ELYRIA — County Common Pleas Judge Christopher Rothgery has unsealed a lawsuit accusing the Church of the Open Door and the private school it runs of ignoring complaints of sexual abuse at the school.
Rothgery took the rare step last month of sealing the file because of concerns that the victim’s name would be available to the public if it remained available.
The girl’s name was originally listed on the lawsuit and in court records, but Rothgery’s order unsealing the file also orders that she will be referred to as Jane Doe in any future filings to protect her identity.
Rothgery defended his decision to seal the file last month, saying that the only way to keep the girl’s identify confidential, as her attorneys had asked him to do, was to seal it.
But Thursday, the judge said he believes the steps he’s taken to keep her identity under wraps will be sufficient.
“That was the hope,” he said.
The girl had originally wanted her name listed on the lawsuit as a means of empowerment, but after it was filed, it proved to be harder to deal with than she thought it would be, said Michael Polito, her attorney.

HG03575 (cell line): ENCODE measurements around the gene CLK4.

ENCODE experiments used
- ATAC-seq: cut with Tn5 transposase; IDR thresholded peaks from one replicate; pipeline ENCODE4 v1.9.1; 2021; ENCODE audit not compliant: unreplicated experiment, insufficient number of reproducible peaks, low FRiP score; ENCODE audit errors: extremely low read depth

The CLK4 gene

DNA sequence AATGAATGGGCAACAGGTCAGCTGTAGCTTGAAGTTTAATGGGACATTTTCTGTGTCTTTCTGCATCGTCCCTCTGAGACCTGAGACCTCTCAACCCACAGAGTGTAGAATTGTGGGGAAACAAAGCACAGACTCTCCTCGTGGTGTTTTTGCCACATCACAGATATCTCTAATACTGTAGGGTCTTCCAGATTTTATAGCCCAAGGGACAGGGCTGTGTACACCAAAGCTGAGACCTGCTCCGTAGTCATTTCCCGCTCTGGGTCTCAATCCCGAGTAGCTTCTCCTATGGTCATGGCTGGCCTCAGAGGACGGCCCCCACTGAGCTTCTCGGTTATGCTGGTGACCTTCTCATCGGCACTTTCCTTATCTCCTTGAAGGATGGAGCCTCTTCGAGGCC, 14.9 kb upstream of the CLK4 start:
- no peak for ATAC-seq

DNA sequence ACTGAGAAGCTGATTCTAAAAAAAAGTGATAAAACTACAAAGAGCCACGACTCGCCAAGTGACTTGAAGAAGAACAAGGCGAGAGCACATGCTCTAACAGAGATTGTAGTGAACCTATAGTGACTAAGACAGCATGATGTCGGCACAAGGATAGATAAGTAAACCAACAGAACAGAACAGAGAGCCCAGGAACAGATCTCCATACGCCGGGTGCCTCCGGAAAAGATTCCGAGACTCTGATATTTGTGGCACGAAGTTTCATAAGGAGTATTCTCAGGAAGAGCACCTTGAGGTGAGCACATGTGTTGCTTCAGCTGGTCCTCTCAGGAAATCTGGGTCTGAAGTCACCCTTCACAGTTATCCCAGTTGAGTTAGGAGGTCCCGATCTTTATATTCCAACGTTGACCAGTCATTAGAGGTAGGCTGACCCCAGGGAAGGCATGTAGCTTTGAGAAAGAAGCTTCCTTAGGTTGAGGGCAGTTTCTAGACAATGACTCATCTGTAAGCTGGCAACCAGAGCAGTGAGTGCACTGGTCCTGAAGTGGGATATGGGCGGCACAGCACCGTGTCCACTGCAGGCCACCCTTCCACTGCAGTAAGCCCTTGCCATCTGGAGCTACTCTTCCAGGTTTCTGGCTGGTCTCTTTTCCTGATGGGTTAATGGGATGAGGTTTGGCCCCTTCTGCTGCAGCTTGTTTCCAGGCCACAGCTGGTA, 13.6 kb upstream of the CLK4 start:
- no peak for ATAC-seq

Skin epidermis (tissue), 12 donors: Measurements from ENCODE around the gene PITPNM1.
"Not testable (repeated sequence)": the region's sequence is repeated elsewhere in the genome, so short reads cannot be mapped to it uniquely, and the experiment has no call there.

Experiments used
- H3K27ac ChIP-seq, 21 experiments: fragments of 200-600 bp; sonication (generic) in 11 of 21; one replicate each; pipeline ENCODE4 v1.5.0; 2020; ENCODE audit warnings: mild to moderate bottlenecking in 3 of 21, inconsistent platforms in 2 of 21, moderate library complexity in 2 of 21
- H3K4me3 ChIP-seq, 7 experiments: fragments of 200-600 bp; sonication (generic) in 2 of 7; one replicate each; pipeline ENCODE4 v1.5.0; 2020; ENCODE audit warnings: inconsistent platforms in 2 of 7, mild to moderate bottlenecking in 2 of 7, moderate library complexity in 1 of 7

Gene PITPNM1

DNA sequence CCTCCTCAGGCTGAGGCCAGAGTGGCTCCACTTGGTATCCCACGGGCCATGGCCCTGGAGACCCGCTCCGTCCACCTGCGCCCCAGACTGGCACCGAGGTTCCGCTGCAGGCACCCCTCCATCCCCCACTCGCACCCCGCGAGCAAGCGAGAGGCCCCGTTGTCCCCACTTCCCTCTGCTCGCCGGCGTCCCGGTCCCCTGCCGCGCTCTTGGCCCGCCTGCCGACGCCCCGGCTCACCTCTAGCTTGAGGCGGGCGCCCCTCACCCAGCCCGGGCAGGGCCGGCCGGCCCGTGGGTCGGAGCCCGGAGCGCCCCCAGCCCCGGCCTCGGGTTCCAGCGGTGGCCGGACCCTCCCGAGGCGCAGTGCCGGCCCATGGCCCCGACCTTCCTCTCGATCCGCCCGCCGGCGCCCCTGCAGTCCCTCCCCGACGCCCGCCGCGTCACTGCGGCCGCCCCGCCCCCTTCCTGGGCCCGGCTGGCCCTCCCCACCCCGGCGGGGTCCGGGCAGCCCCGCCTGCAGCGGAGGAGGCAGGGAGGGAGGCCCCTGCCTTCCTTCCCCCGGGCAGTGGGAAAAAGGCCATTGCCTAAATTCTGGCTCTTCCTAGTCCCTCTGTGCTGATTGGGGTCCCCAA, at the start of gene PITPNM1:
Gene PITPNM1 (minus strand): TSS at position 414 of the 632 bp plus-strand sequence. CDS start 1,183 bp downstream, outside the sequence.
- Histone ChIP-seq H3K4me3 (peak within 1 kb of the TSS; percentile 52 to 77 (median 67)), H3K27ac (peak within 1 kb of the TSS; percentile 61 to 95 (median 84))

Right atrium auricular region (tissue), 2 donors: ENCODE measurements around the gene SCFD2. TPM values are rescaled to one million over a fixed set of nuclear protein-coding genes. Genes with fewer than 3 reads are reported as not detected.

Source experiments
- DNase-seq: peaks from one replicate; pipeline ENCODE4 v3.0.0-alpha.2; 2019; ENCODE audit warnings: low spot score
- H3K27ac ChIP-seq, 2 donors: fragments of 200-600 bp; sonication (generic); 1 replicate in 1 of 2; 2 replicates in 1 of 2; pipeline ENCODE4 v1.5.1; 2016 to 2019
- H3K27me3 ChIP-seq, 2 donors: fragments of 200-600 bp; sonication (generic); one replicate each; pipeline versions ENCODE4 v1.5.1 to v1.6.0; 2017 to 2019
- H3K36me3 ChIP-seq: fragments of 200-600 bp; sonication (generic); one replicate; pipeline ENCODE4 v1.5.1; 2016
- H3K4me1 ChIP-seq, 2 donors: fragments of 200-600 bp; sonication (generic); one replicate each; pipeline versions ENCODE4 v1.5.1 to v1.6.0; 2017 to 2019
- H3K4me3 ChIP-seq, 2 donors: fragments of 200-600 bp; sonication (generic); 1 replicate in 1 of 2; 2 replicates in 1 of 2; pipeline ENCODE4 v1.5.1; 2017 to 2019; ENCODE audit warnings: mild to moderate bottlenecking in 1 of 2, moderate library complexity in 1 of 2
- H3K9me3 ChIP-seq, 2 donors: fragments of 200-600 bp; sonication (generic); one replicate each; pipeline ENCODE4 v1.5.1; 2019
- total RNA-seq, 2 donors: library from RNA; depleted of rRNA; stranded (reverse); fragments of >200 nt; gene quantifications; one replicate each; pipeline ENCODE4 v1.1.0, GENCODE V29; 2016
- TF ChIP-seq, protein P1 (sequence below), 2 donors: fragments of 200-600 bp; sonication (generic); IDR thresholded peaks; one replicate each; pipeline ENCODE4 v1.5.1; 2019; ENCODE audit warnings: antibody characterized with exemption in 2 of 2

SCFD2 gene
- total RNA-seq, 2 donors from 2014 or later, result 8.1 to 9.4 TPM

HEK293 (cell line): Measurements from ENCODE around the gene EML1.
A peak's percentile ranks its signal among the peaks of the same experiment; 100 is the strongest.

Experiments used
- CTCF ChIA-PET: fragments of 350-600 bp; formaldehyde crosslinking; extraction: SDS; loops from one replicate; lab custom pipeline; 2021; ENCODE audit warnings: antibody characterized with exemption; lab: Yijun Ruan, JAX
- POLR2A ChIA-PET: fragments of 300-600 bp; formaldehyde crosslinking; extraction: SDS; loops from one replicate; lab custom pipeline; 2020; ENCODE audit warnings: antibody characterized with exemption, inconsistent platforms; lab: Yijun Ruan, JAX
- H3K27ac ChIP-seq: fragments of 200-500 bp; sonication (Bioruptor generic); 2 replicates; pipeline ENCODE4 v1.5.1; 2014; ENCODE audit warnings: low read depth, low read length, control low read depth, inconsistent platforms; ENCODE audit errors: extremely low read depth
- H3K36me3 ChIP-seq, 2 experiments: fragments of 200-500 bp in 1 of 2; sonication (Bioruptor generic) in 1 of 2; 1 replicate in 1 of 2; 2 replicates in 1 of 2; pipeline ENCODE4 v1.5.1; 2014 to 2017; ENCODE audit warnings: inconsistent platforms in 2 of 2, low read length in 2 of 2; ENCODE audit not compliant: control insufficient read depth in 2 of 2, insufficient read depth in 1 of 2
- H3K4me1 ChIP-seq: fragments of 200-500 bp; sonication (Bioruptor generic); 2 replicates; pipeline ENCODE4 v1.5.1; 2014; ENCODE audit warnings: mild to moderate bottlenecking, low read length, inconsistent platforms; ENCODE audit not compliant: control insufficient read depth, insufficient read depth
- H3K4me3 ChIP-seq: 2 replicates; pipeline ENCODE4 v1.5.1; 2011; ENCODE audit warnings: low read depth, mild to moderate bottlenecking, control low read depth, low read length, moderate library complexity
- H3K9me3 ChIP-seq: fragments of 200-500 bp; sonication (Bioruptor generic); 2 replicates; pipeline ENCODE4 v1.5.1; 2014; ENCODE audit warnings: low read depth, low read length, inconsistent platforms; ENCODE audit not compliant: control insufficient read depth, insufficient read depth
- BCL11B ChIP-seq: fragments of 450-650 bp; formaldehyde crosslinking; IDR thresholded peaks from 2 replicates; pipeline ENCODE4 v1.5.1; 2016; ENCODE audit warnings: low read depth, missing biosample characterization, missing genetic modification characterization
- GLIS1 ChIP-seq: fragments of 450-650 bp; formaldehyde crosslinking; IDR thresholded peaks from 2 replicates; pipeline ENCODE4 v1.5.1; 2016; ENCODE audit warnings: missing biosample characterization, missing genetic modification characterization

The lawsuit names Superintendent Michael Bova and Travis Mulanax, the former teacher who served a six-month jail sentence after being convicted of sexual imposition and contributing to the unruliness of a minor in 2003, as defendants.
The church has asked to be dismissed as a defendant in the case.
Bova and the school are accused of ignoring Mulanax’s pursuit of the girl, one of his students while she attended the school from 2001 through 2003. Mulanax was fired in 2002, but the lawsuit alleges the girl had complained about his behavior for more than a year before anything was done.
Rothgery came under fire from The Chronicle and Kent State University professor and public records attorney Tim Smith for his decision to seal the file.
“I don’t know his reason for doing it, but I’m delighted as a public records supporter that he’s changed his mind,” Smith said.
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